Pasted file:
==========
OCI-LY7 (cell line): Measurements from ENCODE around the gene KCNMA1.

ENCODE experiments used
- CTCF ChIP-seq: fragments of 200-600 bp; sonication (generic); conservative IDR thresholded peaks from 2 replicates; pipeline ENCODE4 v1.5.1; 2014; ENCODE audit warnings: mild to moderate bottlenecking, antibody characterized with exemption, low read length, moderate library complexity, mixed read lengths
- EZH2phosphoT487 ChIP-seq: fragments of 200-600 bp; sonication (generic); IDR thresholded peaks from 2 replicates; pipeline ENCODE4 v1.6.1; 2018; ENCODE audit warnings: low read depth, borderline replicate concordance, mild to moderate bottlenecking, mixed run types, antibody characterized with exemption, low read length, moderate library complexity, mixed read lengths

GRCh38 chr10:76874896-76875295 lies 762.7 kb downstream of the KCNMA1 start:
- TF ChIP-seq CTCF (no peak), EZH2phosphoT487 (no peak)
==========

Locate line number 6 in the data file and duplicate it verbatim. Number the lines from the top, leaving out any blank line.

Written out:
- TF ChIP-seq CTCF (no peak), EZH2phosphoT487 (no peak)